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March 29, 2016

Harper Lee: Hell on earth is eternity at Taj Mahal casino in Atlantic City

Author wrote it's 'the worst punishment God can devise.'

Eternal damnation for celebrated author Harper Lee would have meant living forever at Atlantic City’s Taj Mahal casino, the author of “To Kill a Mockingbird” typed in a letter to a friend.

Lee, who died in February at the age of 89, wrote "The worst punishment God can devise for this sinner is to make her spirit reside eternally at the Trump Taj Mahal in Atlantic City."

The letter was written to Doris Leapard of Tuscaloosa, Alabama, on August 25, 1990.

The letter, posted from New York, was penned just months after former casino owner Donald Trump opened the billion-dollar property in April. Lee, a lifelong resident of Monroeville, Alabama, long maintained an apartment in New York.

The letter does not explain the context of Lee’s dim view of the Taj Mahal, though the writer was known nearly as well for her reclusiveness and need for privacy as for her first published novel.

Though Trump, the Republican front-runner for president, still has his name still on the casino property, he no longer has anything to do with the casino. The resort is now owned by billionaire Carl Icahn. He took over earlier this year after Trump Entertainment Resorts emerged from bankruptcy.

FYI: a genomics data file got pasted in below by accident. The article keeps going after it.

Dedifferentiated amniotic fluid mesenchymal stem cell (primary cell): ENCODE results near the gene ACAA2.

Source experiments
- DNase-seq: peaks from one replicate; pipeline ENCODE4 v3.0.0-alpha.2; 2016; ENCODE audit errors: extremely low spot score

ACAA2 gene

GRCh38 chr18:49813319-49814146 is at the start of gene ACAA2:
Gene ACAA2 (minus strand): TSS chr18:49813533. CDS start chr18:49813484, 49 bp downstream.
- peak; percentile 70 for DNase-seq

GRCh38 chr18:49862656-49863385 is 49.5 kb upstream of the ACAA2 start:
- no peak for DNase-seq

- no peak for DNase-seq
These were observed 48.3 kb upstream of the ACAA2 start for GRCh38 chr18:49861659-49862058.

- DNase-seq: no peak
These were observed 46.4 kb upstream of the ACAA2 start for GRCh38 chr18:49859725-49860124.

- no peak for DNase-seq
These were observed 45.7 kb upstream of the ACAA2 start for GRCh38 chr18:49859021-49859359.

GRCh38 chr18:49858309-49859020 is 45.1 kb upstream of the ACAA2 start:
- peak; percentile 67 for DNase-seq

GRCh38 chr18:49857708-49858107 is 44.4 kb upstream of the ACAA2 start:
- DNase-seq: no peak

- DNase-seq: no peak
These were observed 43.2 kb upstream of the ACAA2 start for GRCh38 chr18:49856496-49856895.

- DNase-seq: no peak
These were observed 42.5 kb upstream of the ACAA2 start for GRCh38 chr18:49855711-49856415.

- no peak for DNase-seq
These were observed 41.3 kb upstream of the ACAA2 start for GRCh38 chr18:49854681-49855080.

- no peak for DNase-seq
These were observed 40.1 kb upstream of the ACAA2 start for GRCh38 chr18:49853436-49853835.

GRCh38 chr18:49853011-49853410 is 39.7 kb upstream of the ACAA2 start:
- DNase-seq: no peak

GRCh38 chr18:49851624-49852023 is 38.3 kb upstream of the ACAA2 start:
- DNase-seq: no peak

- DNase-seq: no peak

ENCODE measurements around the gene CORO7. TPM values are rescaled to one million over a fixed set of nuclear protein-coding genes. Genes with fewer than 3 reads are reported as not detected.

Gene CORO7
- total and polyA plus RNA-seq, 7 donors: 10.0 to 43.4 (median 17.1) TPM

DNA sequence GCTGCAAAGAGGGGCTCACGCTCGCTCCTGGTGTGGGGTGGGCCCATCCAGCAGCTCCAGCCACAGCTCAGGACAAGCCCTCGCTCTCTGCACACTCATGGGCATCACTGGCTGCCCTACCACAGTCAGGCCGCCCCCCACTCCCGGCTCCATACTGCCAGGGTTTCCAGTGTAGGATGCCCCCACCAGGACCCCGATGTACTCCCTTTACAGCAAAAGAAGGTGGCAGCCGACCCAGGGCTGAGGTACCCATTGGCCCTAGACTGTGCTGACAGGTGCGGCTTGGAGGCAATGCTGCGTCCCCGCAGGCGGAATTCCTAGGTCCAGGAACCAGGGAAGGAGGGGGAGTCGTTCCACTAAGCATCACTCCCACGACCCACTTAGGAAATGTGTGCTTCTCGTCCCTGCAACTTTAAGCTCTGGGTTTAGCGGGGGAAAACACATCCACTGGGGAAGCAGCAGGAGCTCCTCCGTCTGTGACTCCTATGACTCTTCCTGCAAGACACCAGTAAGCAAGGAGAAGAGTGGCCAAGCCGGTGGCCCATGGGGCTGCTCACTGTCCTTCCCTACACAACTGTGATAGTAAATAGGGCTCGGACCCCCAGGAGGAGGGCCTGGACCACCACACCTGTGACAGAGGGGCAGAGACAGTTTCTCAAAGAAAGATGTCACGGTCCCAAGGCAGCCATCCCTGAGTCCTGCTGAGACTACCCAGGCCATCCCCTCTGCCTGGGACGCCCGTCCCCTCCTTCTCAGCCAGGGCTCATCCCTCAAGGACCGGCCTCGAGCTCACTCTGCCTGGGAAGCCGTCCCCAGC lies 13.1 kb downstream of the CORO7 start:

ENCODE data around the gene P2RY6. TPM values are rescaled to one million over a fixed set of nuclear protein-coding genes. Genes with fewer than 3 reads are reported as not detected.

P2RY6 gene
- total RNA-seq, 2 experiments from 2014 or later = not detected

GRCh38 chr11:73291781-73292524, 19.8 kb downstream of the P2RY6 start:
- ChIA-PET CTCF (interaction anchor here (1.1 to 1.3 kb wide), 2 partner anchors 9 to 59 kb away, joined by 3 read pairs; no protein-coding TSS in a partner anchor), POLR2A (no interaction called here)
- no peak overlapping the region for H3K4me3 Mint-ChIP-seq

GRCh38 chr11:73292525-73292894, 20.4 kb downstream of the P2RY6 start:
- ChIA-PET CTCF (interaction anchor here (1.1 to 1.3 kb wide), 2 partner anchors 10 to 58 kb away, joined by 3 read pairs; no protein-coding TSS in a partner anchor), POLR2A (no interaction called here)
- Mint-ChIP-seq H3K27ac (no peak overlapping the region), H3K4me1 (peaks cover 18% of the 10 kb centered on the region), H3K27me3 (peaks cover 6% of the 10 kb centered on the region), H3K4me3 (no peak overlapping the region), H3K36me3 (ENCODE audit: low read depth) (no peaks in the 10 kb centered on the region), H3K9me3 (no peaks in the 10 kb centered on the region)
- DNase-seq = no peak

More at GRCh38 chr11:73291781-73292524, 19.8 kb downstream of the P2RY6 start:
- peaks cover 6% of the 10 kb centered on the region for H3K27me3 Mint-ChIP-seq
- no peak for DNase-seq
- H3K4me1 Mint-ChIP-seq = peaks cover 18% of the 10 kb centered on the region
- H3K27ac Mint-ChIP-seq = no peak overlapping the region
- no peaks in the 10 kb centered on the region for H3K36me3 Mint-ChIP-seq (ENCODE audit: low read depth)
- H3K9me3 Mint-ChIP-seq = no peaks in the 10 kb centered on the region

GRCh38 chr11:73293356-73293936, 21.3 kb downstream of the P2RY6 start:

In a hand-written addendum to the two-page type-written letter, Lee wrote: ''Sorry about the scratchy typing – my typewriter sticks from the humidity.''

The Nate D. Sanders auction house in Los Angeles will sell it and a second letter by Lee on Wednesday. The top bid for the Taj letter Tuesday morning was $1,330.

Lee’s "To Kill a Mockingbird" is considered a classic on the topic of racial injustice in America. The 1960 novel has sold 30 million copies, won a Pulitzer Prize and was made into a beloved movie.

A second novel – actually a first draft of “Mockingbird” titled “Go Set a Watchman” – was published last summer to mixed reviews.